Sumptuous melody and nonstop swirling stage business characterized Boston Opera Collaborative’s thrifty remix of Puccini’s delightfully inconsequential La Rondine (The Swallow), itself an operetta-style jam-up of Butterfly and Bohème plus something of La Marseillaise, which ended its run yesterday at the Central Square Theater. Stage director Patricia-Maria Weinmann’s not altogether obvious concept of posing much of the production as a dream of central figure Magda, demimondaine avec le cœur, did little to add weight to the conventional frustrated romance; the cuts (from two hours to 90 minutes) proved painless except to the role of Rambaldo, Magda’s wealthy protector—he lost an aria which adds needed complexity—and to the choristers who were not engaged. The black box theater, seating perhaps 150, wrapped the audience close to the action on three sides, the fourth side providing an all-purpose raised stage for balcony scenes and entrances. Weinmann drew a circle on the floor to define the space for action, choreographing almost continuous movement that could be called circling more than blocking. The music never stopped, as the waltz ending Act One morphed into the one beginning Act Two. In the spirit of collaboration, the cast waltzed on and off the stage with various belle-epoch tables and chairs to cue to the changing settings. The thrift-store 1950s costumes proved serviceable if anachronistic to props and story alike.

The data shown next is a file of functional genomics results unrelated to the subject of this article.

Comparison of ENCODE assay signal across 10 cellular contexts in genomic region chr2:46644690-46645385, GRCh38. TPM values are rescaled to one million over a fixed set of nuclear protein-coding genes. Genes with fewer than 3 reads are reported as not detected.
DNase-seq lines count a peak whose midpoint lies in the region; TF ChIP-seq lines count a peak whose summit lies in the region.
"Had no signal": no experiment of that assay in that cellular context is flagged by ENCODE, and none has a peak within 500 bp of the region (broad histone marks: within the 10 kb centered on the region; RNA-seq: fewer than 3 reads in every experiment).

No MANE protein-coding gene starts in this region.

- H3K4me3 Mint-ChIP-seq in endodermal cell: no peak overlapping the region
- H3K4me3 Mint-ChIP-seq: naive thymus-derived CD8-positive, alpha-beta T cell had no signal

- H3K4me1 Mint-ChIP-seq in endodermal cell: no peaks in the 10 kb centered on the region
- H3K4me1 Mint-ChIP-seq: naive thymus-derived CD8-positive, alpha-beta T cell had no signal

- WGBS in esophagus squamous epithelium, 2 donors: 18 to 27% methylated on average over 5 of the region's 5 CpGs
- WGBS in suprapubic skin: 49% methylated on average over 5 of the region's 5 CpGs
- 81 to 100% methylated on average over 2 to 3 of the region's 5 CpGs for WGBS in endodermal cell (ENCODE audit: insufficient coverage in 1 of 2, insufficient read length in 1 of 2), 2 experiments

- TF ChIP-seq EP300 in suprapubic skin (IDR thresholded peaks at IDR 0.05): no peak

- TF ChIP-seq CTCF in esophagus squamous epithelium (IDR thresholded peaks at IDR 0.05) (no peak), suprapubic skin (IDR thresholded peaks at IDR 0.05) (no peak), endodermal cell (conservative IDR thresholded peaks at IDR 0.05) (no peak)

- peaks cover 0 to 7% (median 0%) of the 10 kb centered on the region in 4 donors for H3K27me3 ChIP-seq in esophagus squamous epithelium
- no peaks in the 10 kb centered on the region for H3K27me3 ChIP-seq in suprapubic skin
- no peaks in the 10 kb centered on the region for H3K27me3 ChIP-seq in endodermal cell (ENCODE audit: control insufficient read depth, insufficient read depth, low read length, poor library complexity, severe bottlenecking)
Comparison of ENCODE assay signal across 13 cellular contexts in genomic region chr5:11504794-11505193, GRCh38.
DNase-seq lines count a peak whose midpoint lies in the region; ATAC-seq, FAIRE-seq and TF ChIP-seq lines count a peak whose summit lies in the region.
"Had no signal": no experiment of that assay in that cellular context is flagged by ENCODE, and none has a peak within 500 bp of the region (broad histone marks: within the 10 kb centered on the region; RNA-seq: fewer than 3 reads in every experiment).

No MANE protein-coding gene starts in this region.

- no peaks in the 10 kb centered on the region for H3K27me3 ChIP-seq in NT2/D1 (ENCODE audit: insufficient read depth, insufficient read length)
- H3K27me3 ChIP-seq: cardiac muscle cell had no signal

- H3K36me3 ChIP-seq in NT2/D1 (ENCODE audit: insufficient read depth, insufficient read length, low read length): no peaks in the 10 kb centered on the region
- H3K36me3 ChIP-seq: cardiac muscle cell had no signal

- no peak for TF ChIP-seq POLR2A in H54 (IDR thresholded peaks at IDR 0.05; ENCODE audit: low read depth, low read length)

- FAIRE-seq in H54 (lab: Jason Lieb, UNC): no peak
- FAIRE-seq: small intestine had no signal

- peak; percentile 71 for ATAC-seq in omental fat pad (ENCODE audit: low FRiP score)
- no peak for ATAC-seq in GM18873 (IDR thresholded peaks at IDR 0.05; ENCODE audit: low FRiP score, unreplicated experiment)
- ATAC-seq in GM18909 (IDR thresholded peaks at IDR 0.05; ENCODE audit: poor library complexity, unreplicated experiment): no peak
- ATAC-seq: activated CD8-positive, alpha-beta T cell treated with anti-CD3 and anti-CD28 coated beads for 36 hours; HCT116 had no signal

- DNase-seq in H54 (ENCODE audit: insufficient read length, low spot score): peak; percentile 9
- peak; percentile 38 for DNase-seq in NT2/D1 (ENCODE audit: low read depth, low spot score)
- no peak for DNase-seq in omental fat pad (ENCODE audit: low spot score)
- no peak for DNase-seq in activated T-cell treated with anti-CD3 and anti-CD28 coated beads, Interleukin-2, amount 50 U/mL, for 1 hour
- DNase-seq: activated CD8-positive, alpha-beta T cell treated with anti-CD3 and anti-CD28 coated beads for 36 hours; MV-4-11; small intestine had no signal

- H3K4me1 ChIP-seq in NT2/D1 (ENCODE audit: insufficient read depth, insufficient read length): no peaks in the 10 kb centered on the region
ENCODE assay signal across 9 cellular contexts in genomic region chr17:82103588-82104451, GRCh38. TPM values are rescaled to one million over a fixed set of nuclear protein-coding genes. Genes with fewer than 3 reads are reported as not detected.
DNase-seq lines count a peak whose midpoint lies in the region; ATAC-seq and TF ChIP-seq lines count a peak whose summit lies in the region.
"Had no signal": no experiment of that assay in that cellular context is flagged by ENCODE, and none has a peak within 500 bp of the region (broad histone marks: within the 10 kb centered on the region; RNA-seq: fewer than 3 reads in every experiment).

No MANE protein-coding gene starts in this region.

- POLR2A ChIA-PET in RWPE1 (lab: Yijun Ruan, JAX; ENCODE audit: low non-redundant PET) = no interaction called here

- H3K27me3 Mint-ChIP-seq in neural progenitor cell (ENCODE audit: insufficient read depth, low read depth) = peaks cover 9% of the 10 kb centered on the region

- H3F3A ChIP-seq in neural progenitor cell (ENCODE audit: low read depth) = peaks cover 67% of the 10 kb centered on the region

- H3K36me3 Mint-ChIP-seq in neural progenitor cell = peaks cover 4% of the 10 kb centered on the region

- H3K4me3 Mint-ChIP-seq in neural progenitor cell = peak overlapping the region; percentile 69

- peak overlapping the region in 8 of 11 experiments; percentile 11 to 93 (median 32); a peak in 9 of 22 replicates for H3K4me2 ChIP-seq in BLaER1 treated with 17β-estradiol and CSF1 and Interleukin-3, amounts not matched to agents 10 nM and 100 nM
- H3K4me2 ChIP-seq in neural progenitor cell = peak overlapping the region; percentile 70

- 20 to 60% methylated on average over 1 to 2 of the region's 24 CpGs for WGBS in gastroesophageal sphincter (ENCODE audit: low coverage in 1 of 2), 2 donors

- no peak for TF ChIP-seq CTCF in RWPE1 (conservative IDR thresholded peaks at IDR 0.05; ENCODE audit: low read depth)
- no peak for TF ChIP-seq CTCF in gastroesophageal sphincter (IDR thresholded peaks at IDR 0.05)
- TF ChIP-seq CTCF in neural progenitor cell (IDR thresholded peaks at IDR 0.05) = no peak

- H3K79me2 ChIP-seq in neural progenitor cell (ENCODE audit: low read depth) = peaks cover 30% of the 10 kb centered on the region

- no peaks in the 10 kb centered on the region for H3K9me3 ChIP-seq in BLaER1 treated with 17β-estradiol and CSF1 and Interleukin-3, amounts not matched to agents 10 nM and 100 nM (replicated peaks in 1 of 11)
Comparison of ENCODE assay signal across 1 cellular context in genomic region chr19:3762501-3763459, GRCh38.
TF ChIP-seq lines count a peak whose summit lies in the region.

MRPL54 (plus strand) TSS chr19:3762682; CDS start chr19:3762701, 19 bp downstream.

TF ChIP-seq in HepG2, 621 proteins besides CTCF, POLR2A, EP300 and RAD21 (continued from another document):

The opening cocktail party finds Susy (Susannah Thornton), Bianca (Rhea D’Alieso), and Yvette (Carley DeFranco) chirping glamorously in well-matched and attractive voices before the first big musical moment comes from two of the principals. “Chi il bel sogno di Doretta” (Doretta’s beautiful dream) begins with Prunier the poet / tenor extolling romance. In the role, Josh L. Rotz brought a brilliant, fresh, seamless lyric sound with intense musical engagement. If his acting had advanced beyond flashing a toothy grin, he might have been as rewarding to watch as he was to hear. In the second verse, Magda, soprano Jessica Jacobs, wistfully recalls love lost. In addition to pipes with real heft and warmth, Jacobs has an expressive face, ever interesting to watch, especially in the Act Three fadeout, where she registered Weltschmerz on a level of the Marschallin in Rosenkavalier. Jennifer Caraluzzi’s turn as the maid Lucette showed her off as the perfect scheming soubrette; I can’t wait to hear her Zerlina. Fran Rogers impersonated Magda’s young suitor Ruggero with some great money notes at the top of his range. The truncated role of Rambaldo adds little musical interest beyond advancing the plot; in it baritone Samuel Brown found little inspiration.
Having been disappointed by some of the instrumental ensembles in prior BOC shows, I was not expecting much from the “orchestra.” In the event, Mathieu D’Ordine’s arrangement for piano and string quartet worked surprisingly well. It helped that the company booked a standing foursome, the Glenside Quartet, instead of simply picking up four string players. Quartet members know how to listen to one another, and in this case they also showed exemplary attention to the singers. In the company of the witty and lively conductor-pianist Brendon Shapiro, the ensemble conveyed a satisfying simulacrum of Puccini’s colors and exotic effects. It did not hurt that the arranger (also a cellist) had played Puccini’s bittersweet and elegiac Crisantemi (Chrysanthemums).
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Lee Eiseman is the publisher of the Intelligencer